The director of the Nebraska Department of Correctional Services is holding on to the belief that prisons will meet a mandated deadline of July 1, 2020, to reduce crowding.
Scott Frakes said at the Legislature's Judiciary Committee hearing Wednesday that he still believes the prisons will be at or below 140 percent of capacity by that date. The prisons are at about 156 percent of capacity now, and to get to 140 percent, the average daily population would need to decrease by about 530 inmates.
Wednesday, Frakes opposed a bill (LB675) introduced by Omaha Sen. Bob Krist that would declare an overcrowding emergency if the prison population doesn't decrease to 140 percent in the next six months.
A number of Nebraska's prisons continue to be full and overflowing, according to the capacities they were built to hold, and the state is facing an ACLU lawsuit to address crowding and conditions for inmates.
State senators who feel the tug of oversight of prisons continue to be frustrated at the slow progress of decreasing the number of inmates.
"Here we sit with a big-block Chevy in neutral, doing absolutely nothing to think outside the parameters of the box that we're in," Krist said.
When July 1, 2020, arrives, and the emergency is put into place, that's not the time to start bailing water, he said.
Krist told the committee he isn't suggesting prisons open the floodgates and put dangerous criminals on the streets. He's suggesting looking at options such as paroling inmates who are not a threat to public safety, or compassionate release for inmates with terminal illness, dementia or debilitating conditions.
"I think the fire needs to be lit," he said.
The department seems to be addressing the crowding problem by adding prison beds, such as the 100 added at Community Corrections Center-Lincoln and another 100 proposed for the state Penitentiary.
"When do we stop building to capacity?" he said.
Frakes said releasing people on parole because of capacity does not serve public safety. Sixty percent of inmates who are parole-eligible are serving sentences for violent crimes. And nearly half have served previous sentences.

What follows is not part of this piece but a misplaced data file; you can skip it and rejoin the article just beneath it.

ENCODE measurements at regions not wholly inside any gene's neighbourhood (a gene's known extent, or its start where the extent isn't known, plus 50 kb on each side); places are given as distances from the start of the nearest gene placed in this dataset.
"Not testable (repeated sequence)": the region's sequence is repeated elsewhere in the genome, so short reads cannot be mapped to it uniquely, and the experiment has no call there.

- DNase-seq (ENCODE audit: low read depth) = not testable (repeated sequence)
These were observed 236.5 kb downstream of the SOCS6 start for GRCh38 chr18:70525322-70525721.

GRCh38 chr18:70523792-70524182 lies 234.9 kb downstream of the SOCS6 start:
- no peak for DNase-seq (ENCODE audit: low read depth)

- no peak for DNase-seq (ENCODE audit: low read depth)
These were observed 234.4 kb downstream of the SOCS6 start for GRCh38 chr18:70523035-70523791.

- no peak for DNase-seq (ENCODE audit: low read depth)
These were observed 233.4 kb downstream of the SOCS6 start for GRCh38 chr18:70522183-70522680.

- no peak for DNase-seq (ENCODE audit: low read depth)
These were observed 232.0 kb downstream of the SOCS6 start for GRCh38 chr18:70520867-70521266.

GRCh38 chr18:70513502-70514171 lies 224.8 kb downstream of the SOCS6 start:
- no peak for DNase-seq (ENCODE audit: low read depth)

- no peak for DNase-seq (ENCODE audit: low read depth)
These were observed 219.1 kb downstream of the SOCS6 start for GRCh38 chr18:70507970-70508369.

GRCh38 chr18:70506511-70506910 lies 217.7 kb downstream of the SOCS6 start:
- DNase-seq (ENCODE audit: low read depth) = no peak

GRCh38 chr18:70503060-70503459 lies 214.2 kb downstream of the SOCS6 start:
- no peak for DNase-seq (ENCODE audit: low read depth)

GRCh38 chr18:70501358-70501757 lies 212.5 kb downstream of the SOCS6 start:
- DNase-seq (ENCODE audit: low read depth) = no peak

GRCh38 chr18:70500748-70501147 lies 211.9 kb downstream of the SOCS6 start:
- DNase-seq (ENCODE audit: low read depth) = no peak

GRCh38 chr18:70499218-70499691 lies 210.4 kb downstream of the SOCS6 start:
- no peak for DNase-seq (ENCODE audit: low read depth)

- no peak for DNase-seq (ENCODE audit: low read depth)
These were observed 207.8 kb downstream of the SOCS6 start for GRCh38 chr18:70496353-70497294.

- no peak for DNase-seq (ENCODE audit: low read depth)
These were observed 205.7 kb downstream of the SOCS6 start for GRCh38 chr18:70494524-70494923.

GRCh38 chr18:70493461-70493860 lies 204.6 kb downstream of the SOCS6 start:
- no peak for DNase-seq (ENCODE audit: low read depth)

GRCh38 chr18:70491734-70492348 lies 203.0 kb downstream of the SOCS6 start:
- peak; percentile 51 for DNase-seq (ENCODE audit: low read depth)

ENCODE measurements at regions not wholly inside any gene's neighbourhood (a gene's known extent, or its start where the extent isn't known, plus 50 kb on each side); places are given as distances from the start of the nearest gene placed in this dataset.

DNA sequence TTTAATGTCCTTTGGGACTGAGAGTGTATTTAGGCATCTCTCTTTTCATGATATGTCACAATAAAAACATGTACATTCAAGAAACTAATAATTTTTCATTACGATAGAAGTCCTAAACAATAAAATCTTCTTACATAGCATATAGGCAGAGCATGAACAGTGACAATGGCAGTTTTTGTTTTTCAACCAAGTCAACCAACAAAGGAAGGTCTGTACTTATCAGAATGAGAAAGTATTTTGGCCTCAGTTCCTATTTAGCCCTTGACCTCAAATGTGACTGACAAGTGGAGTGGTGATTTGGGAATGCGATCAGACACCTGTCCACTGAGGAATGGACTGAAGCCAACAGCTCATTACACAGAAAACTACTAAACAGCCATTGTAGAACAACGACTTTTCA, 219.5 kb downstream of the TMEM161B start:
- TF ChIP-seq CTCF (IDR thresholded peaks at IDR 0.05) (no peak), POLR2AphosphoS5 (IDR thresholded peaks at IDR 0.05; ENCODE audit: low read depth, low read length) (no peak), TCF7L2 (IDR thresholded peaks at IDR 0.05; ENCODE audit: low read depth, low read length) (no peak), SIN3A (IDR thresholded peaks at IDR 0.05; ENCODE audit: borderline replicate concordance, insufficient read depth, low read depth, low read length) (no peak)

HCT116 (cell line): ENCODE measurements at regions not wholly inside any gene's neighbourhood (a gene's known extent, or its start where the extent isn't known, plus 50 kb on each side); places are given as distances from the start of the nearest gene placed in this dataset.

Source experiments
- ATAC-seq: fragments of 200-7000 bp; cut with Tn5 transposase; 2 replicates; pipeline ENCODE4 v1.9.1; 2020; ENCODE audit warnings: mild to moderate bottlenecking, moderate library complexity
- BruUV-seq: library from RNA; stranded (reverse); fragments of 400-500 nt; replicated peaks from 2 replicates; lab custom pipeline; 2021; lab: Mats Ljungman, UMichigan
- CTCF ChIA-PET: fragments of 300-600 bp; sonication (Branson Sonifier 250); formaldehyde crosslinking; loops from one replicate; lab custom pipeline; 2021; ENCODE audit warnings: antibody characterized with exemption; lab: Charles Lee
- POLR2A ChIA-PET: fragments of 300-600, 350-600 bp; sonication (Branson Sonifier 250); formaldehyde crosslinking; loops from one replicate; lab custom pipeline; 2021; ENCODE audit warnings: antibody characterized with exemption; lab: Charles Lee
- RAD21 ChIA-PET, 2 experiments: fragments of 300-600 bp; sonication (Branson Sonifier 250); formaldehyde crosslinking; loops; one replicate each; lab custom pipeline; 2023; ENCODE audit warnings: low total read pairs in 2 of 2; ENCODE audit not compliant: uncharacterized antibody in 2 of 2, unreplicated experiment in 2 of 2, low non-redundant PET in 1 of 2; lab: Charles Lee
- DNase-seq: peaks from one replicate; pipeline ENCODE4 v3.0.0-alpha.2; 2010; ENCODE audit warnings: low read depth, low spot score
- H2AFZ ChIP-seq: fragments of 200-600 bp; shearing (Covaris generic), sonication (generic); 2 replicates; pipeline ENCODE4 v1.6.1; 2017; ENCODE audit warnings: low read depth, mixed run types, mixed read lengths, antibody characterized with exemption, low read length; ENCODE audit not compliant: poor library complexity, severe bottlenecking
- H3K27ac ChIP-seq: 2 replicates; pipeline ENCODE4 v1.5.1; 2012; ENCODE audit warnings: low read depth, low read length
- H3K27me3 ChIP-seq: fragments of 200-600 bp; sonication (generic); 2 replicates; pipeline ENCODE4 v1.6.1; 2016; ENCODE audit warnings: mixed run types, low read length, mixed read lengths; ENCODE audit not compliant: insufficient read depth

There are people who need programming and who are past their parole-eligibility date, he said. Eighty-five have been in treatment and failed, 68 have refused to participate and 119 are on a waiting list. He said the department is providing greater access to treatment.
Rosalyn Cotton, Board of Parole chairwoman, said parole is the ideal way for a person to transition back into the community. However, there are inmates who are parole-eligible but not ready for it.
"Paroling these individuals would not only pose a serious public safety risk but could also harm the individual's rehabilitation," she said.
The Parole Board decides who gets parole based on data risk-assessment scores, offense severity, completion of recommended programming and misconduct reports.
Krist also had hearings Wednesday on:
* A bill (LB672) that would give the Department of Corrections authority to provide medical release of offenders who are terminally ill or permanently incapacitated;
* A bill (LB676) that would allow inmates to be released temporarily to attend a funeral of a relative, contact a potential employer, obtain substance-abuse evaluations or treatment, attend rehabilitative programming or treatment, or participate in a structured program.
On the medical release bill, Inspector General for Corrections Doug Koebernick said he remembered from his visits to prisons over the past few years one young man with a significant medical condition that would eventually lead to death. The inmate talked about how for the next one to two years he would only be able to stare at white, cinder-block walls and a white ceiling.